Giving up, we ended the conversation without being rude, and escaped off down the an old drove road bordered by thick stone walls.
We were just outside Innerleithen. Taking a left, we headed along a road, then a smaller one which climbed slowly as the sun got low in the sky, flickering through the trees as we rode onwards.
The road turned to a rough track as it made it's way up the valley. My legs were beginning to tire. This road seemed much longer than I remembered. But, eventually, we reached the old house at the end.
“I'm just going to get some water”, as I headed off to fast flowing stream.
“Holy shit. There's a bird that looks like a penguin in the stream! Look he's gone under there” As I pointed to an overhanging bank.
I don't think Matt believed me. We had a quick look, but the bird had disappeared. I looked it up later and I'm pretty sure it was an awk. Apparently they on occasion get blown way inland to where they shouldn't be. The previous days had been insanely windy, so this made sense. They do look quite like small penguins.
It was time for the big push. An un-cyclable path straight up the steep hill. Then a steep cycle to the top. In fact I think this was the highest point of the whole ride.
The last of the light faded as I waited a few minutes for Matt to catch up. I dug out my head-torch and we started on the descent. It seemed muddy and slippy. I said so to someone later on and they replied that it seemed quite dry to them, but them they'd done it in daylight. Amazing the difference in perception.
On the last hill of the ridge we met a family standing around in the dark. A man opened the gate for me “good timing!” he said in a broad American accent. “So what are you guys up to?”.
We told of our adventure, and then with an over exaggerated excitement he grabbed my handlebar bag, “You have a tent!!...in here…...come here girls!” he shouted to his family. “These guys are carrying all their camping equipment. They have tents in the front, and sleeping bags in the back!….isn't that great?”. The girls didn't look quite as impressed. We said bye and headed off down the last section of fast grassy path and along the track to the small town of Peebles.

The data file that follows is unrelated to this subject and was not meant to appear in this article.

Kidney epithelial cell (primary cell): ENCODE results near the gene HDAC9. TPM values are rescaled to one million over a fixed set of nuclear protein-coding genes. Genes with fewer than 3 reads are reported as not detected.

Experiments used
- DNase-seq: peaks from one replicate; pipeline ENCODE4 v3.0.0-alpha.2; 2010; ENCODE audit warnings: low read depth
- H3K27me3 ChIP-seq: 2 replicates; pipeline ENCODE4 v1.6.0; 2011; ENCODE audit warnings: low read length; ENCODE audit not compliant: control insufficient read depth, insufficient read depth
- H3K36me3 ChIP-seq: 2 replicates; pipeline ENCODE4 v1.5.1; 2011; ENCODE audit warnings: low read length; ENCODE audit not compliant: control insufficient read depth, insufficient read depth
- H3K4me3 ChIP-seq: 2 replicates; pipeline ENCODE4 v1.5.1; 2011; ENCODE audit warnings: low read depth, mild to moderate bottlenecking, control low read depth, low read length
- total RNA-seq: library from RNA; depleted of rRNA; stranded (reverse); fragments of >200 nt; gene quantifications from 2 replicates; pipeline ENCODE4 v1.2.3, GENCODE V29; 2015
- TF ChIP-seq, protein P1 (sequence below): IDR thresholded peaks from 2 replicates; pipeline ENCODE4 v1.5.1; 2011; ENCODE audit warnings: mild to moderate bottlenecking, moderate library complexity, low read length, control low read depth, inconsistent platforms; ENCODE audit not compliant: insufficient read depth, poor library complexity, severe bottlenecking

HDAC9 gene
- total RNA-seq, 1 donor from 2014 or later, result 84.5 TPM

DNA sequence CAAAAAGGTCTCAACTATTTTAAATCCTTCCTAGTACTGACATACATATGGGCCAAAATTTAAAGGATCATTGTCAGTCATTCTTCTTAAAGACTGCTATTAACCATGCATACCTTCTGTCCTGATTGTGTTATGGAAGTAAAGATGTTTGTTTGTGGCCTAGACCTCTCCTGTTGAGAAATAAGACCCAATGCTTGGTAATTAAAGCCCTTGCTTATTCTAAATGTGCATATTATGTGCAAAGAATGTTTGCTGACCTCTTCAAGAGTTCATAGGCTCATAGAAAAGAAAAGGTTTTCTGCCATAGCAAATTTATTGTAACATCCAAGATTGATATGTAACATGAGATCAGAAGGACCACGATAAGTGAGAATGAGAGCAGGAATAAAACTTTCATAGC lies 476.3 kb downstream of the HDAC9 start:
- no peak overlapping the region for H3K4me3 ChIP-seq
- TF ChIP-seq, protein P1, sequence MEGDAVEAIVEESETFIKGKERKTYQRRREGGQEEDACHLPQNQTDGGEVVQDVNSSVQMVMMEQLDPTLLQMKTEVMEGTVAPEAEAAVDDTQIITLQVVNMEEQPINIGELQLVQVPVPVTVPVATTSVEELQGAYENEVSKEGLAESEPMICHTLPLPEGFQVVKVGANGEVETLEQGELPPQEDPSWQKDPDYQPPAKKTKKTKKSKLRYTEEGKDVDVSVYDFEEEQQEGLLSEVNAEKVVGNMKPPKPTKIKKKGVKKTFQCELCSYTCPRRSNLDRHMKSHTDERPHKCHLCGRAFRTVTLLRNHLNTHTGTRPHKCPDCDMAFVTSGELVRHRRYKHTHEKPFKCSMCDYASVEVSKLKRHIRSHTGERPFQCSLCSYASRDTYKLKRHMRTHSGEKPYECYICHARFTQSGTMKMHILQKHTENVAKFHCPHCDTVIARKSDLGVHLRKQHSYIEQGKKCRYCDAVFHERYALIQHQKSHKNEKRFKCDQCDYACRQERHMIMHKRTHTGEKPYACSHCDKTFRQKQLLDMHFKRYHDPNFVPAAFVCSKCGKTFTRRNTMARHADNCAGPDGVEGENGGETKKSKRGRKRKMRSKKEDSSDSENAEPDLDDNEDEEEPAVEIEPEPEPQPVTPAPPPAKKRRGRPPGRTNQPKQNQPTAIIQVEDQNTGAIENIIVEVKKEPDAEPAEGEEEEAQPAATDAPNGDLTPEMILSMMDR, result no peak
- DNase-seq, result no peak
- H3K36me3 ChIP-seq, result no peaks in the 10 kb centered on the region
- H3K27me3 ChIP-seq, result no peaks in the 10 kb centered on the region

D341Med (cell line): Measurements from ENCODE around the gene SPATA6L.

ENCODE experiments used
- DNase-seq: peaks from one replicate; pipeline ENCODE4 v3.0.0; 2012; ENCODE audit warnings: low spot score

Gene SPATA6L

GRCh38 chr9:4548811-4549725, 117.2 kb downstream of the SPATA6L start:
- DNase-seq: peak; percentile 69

Once over the wide river Tweed, via the old Victorian pedestrian bridge, Matt said he was stopping for some food. I wanted to get around the Glentress trail centre section before returning to the town and stopping, so we shook hands and headed in opposite directions.
The climb up to the top of the trail centre was tough. I went through a bit of a rough patch. For a while I felt nauseous and come out in a cold sweat as I climbed. I stopped at a bench to eat a cereal bar and have a few minutes rest. It was completely dark but for a few lights on the valley floor in the distance. There was no noise. It was a little eerie. I lay down on the bench for a few minutes and looked up at the stars.
I decided I needed some motivation so dug out some headphones form my pocket, plugged them into my phone, hit shuffle, and turned the volume up.
I felt much better as I set off and climbed the last section to the top. From here it was all downhill, I switched my light to a brighter setting and set off down the sweeping track.
Before I knew it I was back in Peebles and swung off the route and up to the chip shop. It was busy. They served me a measly portion of chips along with my smoked sausage. It tasted amazing though. Nothing like being knackered and hungry and salt deprived to make a cheap processed sausage taste incredible.
It was getting cold, very cold. The clear sky was free of insulating clouds. I rejoined the route where I'd left (no short-cuts!) and headed up the steep hill with the town's lights receding behind. It was time to stop. I found a sheltered spot and quickly disgorged the contents of my bike bags onto the ground, set up my tent, blew up my air mattress and climbed into my sleeping bag. I left the meshed roof of my tent uncovered. The stars had a clarity and intensity impossible to see from my home in the city. I watched them, probably for about a full minute before I was asleep.